the hull came from a company called fleetscale in Cornwall UK, A gentleman called Justin kept me informed of progress and it was delivered in less than 3 weeks, the price was about £170 and the postage another £30

 

 

 

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Edited by Kevin Aris
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Fleetscale also provides a lot of fittings and running gear, but no deck or superstructure, which creates a dilemma for me - whilst I own this build it will not be going anywhere near water, the closet it will get will be my cup of coffee on the work bench, but i still need A frames and and props, so do i still fit a full set of running gear in case someone else has this build after me
I also need to make stabiliser fins and rudders, but i also wanted to put in water inlets, outlets and grills which invalidates the previous paragraph

a company in the states apparently makes superstructures to order, but i am going to scratch build my own
fittings i will sources as a when required, the sea slug system alone though is about £100 
the Wessex helicopter is available in 1/72

nItc3sg.jpg

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to ensure I could understand the plans, over a couple of weekend i knocked up the superstructure in card, when i was happy with each peice it got a very quick covering with grey rattle can primer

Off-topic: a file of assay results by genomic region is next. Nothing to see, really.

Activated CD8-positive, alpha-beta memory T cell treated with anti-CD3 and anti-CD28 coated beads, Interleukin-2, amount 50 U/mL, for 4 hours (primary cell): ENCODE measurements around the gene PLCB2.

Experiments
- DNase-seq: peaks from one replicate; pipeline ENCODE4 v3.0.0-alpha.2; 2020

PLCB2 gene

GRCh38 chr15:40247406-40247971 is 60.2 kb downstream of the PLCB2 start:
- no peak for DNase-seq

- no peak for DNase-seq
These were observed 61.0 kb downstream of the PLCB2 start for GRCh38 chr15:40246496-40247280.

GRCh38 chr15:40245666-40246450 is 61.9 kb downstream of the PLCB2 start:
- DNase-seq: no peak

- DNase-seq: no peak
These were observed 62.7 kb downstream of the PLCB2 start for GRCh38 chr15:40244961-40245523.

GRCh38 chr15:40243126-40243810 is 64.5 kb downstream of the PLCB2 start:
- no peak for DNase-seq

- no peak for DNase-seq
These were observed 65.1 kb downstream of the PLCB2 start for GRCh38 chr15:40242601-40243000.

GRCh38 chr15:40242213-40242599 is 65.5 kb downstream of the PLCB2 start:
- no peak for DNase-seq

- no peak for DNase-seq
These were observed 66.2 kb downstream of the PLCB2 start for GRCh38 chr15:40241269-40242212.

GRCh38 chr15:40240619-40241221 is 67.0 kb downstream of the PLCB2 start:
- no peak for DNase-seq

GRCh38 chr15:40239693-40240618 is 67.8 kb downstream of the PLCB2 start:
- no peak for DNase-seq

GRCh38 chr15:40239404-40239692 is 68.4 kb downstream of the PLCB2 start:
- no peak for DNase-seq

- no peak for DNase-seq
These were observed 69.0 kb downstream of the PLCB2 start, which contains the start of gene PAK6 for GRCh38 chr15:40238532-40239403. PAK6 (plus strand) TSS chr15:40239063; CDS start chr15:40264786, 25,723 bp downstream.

to trace the plans onto card i made up a light box from a sheet of glass with a small lamp underneath, it actually worked quite well

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here are a few shots of the card mock up

 

hanger assy

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aftermast

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9 hours ago, Rob 1 said:

This looks fairly epic in scale and complexity of subject.

However, a good choice of subject; these were the most attractive and impressive destroyers in the cold war R.N.

Agreed Rob, but i am surprised at the lack of reference material available, I have access to lots of photo's but very few build logs to follow, also the sealslug launcher and director radar are expensive  and hard to obtain

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I'm hooked on this build already. I served on HMS Antrim from 1978 to 1981 - a similar time period to yourself on HMS Fife. Those were the days....

 

As it happens, I bought a set of Jecobin plans for a scratch-build of HMS Antrim - only at a much smaller scale than yours. Apart from shelling out the money on the plans, nothing else has happened but it will be built one day (yeah, heard that before, Dave)....

 

Dave